In Brief

Senate approves key reforms in new Sugar Bill

The Sugar Bill, which proposes several reforms aimed at reviving the sugar sector has proceed to the third reading at the Senate. The Bill, which Navakholo Member of Parliament Emmanuel Wangwe sponsored, proposes several rules requiring stakeholders to import sugar only if there is a deficit of the commodity in the market. Failure to conform to the directive risks a Kes10 million fine, a ten-year jail term, or both.

“A person who imports sugar into Kenya shall, before importation, provide evidence that the sugar they intend to import is not available in the local market and shall provide a sample of the sugar to be imported and a pre-import verification certificate from the country of origin,” reads the Bill.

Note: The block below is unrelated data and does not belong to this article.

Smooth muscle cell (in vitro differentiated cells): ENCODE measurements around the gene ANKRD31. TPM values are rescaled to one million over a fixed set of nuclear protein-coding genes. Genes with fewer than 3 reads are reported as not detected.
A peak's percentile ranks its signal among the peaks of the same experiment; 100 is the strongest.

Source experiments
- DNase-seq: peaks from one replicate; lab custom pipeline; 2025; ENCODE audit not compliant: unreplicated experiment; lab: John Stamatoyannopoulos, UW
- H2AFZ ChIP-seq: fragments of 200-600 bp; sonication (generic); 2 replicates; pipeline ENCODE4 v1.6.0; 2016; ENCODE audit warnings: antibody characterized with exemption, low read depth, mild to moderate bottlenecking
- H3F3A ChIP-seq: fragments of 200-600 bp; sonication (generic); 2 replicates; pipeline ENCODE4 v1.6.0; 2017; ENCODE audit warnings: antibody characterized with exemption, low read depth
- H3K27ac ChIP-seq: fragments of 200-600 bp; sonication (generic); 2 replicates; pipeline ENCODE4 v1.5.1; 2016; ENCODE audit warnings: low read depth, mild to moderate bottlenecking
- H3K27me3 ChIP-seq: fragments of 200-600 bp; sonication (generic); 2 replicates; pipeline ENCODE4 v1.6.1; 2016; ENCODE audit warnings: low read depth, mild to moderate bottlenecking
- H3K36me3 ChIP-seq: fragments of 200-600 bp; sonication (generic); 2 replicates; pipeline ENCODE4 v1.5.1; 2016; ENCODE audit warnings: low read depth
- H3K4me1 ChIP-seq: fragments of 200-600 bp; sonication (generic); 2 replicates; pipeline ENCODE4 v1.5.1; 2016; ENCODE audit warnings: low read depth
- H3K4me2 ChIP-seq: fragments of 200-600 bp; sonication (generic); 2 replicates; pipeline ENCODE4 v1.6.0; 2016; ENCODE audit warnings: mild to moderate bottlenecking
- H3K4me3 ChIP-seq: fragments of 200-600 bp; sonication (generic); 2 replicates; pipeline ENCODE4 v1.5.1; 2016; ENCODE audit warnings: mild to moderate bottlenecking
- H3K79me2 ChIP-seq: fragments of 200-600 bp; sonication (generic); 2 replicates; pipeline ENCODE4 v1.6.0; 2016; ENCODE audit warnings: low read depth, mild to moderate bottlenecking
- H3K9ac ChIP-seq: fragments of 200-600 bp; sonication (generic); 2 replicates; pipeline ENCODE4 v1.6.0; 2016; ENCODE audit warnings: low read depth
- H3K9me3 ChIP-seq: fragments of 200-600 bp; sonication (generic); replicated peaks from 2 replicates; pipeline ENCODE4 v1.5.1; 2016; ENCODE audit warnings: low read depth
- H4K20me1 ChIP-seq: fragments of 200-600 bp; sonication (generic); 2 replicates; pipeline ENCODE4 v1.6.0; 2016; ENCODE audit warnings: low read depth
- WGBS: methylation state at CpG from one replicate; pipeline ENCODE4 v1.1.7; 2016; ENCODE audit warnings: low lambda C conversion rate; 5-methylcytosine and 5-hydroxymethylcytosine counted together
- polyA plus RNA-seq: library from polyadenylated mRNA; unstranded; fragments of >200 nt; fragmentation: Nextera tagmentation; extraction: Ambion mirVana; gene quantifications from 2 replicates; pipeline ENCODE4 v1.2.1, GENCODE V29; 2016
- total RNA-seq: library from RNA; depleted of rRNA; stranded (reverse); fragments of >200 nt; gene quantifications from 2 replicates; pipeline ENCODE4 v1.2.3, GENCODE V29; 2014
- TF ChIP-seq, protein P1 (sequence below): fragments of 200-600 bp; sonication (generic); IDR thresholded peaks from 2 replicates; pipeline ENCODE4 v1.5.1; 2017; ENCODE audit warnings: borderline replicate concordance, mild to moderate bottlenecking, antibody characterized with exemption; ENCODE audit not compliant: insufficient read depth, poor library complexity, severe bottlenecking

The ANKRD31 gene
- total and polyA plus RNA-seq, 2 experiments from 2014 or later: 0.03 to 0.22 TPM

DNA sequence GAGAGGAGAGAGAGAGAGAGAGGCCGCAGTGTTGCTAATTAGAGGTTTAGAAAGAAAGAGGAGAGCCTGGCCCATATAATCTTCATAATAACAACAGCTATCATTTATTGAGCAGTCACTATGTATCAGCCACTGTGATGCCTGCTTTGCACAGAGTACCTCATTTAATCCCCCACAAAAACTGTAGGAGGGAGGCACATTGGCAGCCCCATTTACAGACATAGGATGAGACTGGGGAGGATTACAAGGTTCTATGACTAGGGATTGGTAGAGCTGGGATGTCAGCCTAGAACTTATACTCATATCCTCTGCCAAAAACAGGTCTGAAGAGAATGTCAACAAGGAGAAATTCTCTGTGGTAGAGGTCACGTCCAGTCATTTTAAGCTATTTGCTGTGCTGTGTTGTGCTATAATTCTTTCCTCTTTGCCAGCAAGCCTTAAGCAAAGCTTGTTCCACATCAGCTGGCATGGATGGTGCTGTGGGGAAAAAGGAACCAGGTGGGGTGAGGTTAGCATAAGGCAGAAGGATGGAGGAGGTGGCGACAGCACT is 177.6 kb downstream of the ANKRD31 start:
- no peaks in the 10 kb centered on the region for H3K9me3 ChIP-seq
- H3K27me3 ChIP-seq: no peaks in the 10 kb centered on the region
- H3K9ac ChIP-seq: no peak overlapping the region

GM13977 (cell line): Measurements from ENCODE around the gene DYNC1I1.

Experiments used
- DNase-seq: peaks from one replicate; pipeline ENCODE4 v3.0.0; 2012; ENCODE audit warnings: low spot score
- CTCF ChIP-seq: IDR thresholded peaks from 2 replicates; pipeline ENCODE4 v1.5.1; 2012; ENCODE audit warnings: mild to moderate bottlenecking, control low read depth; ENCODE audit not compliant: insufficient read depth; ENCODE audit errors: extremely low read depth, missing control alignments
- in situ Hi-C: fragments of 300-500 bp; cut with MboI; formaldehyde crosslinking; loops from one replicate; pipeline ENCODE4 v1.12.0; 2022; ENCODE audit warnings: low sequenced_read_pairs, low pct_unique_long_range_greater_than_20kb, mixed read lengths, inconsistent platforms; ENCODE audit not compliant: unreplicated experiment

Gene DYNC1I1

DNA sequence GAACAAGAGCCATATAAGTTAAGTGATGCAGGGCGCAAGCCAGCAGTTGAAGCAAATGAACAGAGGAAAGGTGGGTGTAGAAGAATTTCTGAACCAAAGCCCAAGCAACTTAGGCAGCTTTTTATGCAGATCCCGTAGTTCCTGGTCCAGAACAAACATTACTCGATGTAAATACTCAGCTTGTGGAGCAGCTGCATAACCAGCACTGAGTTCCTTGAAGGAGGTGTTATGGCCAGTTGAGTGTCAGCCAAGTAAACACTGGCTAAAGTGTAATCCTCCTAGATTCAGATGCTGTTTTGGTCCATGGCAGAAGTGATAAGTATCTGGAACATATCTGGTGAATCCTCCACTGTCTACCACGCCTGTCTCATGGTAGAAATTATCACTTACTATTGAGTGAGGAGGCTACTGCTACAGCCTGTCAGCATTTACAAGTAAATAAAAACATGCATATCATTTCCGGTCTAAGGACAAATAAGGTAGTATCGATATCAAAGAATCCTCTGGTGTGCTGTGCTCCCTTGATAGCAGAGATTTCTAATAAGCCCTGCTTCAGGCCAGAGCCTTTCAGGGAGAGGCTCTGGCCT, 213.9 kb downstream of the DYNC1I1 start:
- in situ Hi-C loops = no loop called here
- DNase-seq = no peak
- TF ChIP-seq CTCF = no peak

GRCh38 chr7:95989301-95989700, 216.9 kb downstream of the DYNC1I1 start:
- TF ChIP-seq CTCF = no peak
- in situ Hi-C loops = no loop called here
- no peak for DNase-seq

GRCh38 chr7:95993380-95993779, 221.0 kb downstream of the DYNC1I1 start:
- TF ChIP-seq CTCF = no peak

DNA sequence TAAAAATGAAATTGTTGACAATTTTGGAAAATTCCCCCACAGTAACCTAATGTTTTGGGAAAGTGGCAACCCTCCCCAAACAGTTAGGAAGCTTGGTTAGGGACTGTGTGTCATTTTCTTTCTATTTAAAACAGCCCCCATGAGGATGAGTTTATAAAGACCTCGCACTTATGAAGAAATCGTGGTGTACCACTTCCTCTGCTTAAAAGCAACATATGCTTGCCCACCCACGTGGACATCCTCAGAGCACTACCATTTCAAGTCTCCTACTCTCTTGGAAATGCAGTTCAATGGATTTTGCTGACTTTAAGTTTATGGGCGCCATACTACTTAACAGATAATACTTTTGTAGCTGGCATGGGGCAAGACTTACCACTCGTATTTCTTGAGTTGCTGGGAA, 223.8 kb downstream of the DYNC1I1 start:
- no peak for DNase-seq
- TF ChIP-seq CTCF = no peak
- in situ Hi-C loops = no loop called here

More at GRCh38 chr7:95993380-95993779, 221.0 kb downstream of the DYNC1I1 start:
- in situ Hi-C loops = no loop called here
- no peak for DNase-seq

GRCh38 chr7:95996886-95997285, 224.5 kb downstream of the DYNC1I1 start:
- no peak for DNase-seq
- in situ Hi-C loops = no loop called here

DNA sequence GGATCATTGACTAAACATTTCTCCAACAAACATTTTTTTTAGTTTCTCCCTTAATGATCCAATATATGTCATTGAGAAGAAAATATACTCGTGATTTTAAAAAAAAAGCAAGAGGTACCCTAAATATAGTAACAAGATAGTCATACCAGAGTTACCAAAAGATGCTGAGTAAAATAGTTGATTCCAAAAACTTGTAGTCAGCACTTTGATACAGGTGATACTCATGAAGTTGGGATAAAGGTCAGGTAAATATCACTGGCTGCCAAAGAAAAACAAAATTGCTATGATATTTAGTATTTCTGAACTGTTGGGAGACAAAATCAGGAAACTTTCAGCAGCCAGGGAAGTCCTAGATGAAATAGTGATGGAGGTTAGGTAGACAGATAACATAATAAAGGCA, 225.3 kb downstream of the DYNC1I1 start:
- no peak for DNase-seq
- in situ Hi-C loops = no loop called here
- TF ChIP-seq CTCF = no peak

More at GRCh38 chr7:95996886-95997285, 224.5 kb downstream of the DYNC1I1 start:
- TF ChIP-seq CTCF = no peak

The senators also agreed on the provision requiring sugar importers to provide samples for testing before actual importation. According to the Bill, this move will protect the local farmers from substandard products. Further, a Sugar Development Fund and Sugar Levy will be reintroduced to support sugar research and manage services within the county governments.

The Fund is expected to prioritise issues of sugar development across the country and shield the local farmers from incurring losses.

According to the Economic Survey of 2022, the sugar industry remains a vital source of livelihood for approximately 17 percent of the Kenyan population. It serves as a primary employer and sustenance provider for numerous households across 15 counties in Kenya, spanning regions such as Nyanza, Rift Valley, Western, and Coast.

Read also: Controller of Budget gets an earful from Treasury

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